Mo-SBA-15 (mesoporous silica SBA-15 containing molybdenum oxides) was hydrothemally synthesized with H2MoO4, P123 as the template and tetraethylorthosilicate (TEOS). Mo species of precursor solutions and final products were characterized by Raman spectroscopy. Mo-P123 complexes are formed in solution by reaction of MoO2Cl2 dissolved in concentrated HCl and P123, but MoO2Cl2 does not react with TEOS. N2 adsorption-desorption analysis and small angle X-ray diffraction reveal that the SBA-15 framework is formed in Mo-SBA-15 synthesized. This is explained that the Mo-P123 complexes act to form the SBA-15 framework as an effective template in the hydrothermal aging. The formed molybdenum oxides are expected to be dispersed in the SBA-15 channels and their structures are affected by the volume of concentrated HCl. UV-Vis spectroscopy indicates that the tetrahedrally coordinated mono-molybdates dominate in Mo-SBA-15 when 20 mL of concentrated HCl (HCl/H2MoO4 weight ratio = 16.0) is added.
The use of pressurized oxygen greatly enhanced catalytic activity for oxidative esterification of propionaldehyde to methyl propionate with methanol using heavy-metal-free Pd/C and Pd/Al2O3. For example, the conversion of propionaldehyde, the selectivity to methyl propionate, and the yield of the propionate using 5 % Pd/Al2O3 were 99.9, 62.7, and 62.6 %, respectively, at 1.5 MPa of oxygen gas and 333 K. This result demonstrated that Pb doping of Pd catalysts was not needed to achieve comparable activity, which runs contrary to previous reports, in which it had been suggested that loading of Pd catalysts using a heavy metal such as Pb was needed for the great activity such as 93.2, 76.8, and 71.6 % of the conversion of propionaldehyde, the selectivity to methyl propionate, and the yield of the propionate, respectively, at 0.3 MPa of oxygen gas and 353 K using 5 % Pd/Al2O3 doped with 5 % Pb.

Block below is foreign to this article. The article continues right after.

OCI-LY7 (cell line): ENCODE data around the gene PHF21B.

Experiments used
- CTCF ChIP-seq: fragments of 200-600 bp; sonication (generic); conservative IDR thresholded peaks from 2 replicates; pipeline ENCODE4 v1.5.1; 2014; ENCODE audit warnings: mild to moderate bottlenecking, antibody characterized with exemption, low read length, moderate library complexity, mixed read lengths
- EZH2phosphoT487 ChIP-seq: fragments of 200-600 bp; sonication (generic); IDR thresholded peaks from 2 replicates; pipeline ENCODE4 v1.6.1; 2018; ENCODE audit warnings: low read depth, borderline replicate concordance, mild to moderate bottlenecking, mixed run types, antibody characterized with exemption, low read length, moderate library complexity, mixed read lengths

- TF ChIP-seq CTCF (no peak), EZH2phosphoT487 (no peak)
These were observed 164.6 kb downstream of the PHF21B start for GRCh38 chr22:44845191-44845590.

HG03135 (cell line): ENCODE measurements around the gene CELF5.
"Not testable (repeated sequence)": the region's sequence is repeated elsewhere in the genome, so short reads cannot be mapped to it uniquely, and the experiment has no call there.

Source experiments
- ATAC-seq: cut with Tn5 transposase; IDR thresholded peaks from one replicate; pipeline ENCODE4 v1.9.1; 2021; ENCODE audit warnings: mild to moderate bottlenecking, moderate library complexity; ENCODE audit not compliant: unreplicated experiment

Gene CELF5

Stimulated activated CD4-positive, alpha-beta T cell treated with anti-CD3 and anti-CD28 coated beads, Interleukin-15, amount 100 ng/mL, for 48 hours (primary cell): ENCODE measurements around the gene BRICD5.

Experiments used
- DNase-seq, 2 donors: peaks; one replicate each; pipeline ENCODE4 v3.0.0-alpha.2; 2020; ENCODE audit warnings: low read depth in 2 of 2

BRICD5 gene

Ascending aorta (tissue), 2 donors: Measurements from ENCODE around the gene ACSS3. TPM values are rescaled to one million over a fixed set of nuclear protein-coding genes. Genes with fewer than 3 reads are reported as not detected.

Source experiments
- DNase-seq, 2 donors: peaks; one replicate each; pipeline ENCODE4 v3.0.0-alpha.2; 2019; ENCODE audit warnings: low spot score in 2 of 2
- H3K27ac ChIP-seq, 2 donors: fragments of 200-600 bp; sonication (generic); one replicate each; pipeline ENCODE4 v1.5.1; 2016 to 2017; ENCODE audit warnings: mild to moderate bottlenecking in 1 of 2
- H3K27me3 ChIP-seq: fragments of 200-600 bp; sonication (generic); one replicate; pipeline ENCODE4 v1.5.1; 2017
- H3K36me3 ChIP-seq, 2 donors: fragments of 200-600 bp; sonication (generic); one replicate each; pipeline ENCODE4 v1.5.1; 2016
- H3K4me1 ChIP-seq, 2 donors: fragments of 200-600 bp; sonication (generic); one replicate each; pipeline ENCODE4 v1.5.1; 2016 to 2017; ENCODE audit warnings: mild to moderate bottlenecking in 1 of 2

Recently developed solid bases of MgO and CaO covered with Al2O3 were applied to the alkylation of malonate with several types of alkyl halides. Diethyl malonate was converted into mono-alkylated and/or di-alkylated malonate by these solid bases without solvent. Prepared solid bases showed higher activity than unmodified MgO and CaO. Al2O3/MgO gave mono-alkylated malonates with high selectivity. Al2O3/CaO gave di-alkylated malonates selectively. Al2O3/CaO also catalyzed alkylation of mono-alkylated malonates. MgO and CaO covered with Al2O3 are useful solid bases for the alkylation of activated methylene groups. The difference in product selectivity was attributed to the base strength of uncovered MgO and CaO.